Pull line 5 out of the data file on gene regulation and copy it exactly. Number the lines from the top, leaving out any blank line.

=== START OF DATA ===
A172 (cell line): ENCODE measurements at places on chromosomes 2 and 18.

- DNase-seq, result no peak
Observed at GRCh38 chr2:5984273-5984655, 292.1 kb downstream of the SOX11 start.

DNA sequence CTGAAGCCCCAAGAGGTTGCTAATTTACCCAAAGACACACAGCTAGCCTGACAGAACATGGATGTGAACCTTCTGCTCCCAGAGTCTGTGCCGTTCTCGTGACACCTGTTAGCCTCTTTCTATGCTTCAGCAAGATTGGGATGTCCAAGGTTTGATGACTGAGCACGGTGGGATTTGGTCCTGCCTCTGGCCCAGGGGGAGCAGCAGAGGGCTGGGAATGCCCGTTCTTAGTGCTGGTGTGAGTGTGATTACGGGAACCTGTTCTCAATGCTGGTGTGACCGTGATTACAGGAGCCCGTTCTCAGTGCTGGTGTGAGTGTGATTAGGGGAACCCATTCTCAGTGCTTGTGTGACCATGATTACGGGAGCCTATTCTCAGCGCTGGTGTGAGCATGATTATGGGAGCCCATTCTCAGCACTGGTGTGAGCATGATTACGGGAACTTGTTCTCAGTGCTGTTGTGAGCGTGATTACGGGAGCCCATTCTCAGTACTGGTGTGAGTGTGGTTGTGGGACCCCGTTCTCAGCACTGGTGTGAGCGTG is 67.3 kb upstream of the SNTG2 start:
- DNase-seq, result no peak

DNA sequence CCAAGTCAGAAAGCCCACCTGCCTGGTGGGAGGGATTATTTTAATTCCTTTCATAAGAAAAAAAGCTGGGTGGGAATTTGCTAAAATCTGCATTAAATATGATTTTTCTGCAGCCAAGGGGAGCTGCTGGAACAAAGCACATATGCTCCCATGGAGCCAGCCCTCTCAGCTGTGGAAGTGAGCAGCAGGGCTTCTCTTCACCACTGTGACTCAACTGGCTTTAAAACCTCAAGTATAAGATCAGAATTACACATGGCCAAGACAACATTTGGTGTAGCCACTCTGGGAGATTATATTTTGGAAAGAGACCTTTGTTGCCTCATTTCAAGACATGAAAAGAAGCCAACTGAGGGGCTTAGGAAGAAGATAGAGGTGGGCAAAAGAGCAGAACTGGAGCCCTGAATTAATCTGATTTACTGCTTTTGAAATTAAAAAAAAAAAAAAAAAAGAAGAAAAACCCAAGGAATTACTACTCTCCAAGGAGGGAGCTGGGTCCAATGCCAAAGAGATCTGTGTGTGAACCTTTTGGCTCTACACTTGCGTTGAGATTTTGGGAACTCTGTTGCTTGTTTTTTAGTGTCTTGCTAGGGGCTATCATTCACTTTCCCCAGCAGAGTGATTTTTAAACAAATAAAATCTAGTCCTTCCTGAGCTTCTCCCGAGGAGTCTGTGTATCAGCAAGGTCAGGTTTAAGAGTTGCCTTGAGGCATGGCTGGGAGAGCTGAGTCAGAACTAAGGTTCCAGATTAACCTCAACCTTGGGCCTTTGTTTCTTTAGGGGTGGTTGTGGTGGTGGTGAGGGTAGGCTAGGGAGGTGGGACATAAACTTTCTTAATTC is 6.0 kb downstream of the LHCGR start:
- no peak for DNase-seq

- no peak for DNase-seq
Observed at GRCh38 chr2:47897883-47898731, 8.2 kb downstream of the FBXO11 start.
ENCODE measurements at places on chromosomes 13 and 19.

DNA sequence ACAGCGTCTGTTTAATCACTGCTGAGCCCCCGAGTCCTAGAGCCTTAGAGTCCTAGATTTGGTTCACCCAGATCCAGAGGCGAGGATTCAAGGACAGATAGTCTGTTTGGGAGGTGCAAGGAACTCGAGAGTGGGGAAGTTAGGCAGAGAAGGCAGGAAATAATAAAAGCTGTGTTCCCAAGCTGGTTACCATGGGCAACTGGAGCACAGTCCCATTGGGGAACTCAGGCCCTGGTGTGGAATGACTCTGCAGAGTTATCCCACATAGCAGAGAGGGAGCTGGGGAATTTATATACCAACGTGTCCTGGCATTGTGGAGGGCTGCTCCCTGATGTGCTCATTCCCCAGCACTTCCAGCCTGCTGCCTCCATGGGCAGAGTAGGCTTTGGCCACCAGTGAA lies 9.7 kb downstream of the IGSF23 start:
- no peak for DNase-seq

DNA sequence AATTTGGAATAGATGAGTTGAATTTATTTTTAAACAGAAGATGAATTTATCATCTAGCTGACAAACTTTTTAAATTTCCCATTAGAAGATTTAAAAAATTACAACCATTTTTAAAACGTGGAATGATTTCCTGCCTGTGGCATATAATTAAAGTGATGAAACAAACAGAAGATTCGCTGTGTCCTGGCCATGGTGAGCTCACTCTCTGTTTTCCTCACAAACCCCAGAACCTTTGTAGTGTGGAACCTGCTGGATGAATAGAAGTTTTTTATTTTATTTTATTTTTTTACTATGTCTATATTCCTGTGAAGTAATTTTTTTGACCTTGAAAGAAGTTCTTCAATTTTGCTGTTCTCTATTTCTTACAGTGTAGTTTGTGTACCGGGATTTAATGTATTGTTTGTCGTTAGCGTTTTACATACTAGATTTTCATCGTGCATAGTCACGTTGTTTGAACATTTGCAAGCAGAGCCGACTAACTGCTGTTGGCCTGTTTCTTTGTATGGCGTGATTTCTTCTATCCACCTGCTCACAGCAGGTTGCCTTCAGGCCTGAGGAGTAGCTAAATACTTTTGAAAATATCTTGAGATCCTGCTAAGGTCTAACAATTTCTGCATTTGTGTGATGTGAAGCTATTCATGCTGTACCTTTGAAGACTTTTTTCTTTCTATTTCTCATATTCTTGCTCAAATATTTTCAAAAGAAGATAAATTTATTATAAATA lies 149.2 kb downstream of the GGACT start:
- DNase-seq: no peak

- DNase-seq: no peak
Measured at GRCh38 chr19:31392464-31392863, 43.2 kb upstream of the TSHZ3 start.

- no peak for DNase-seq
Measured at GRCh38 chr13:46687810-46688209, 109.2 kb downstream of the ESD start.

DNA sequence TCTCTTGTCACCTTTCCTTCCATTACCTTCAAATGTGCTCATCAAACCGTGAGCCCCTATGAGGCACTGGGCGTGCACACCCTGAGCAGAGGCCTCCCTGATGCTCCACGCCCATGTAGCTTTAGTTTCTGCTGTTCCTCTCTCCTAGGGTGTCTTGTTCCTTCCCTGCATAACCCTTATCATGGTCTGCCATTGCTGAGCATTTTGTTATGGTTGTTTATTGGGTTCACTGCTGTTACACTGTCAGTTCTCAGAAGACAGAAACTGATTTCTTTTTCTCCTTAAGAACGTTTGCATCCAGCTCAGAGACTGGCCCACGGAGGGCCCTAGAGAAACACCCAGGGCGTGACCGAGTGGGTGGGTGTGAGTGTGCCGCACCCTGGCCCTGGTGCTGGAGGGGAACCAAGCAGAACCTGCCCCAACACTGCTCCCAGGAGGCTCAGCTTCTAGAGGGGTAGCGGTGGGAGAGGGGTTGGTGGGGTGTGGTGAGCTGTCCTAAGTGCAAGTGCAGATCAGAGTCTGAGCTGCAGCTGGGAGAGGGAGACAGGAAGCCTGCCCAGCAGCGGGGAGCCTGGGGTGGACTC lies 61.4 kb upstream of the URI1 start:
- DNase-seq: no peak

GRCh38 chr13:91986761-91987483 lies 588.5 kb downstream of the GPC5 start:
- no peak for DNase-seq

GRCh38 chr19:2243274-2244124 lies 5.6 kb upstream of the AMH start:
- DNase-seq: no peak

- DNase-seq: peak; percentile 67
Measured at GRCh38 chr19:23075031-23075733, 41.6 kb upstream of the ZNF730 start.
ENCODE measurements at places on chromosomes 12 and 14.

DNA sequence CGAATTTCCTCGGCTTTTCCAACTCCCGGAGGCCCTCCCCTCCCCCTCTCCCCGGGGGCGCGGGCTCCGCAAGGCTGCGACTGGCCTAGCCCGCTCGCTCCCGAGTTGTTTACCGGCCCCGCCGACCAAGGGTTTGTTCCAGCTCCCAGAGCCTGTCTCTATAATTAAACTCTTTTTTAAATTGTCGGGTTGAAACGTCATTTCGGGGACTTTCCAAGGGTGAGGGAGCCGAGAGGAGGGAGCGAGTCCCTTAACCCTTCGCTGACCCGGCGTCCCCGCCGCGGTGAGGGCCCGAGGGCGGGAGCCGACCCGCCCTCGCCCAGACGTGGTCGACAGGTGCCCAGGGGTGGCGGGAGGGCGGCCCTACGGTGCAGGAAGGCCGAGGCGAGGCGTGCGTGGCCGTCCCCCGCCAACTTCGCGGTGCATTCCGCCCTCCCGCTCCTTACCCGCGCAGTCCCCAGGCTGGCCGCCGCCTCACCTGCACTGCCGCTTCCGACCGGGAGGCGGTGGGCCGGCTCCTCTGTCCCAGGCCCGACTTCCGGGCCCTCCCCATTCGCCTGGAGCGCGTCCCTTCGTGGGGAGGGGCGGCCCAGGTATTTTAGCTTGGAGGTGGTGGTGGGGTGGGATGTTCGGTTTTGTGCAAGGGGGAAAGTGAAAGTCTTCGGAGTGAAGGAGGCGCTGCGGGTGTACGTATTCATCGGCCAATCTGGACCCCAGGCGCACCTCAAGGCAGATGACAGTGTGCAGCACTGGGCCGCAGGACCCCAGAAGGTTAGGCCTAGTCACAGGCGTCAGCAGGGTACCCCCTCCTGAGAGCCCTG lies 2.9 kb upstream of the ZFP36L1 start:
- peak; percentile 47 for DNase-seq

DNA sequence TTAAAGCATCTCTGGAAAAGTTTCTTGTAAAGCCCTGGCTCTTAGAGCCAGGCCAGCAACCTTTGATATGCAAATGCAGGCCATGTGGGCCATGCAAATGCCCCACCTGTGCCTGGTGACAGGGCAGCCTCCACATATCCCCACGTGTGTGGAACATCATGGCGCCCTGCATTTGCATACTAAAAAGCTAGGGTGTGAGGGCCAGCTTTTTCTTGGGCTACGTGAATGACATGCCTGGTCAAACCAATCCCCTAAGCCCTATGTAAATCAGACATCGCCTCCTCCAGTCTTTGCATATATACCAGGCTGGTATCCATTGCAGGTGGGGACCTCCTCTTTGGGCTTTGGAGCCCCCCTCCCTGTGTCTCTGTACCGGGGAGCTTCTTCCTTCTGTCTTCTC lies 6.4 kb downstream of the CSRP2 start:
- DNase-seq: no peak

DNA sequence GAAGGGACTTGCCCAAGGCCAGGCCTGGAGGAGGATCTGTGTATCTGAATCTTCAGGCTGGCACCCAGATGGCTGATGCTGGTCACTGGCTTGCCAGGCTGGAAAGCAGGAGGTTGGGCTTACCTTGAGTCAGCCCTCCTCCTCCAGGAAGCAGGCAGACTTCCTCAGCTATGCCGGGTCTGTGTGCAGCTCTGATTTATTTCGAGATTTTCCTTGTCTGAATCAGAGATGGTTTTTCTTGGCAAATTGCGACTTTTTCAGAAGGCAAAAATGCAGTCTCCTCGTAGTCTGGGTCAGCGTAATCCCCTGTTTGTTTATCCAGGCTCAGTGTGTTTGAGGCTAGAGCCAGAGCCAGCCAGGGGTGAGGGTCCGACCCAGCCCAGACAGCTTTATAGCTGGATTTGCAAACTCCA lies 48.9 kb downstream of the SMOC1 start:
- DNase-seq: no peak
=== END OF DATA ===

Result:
- DNase-seq, result no peak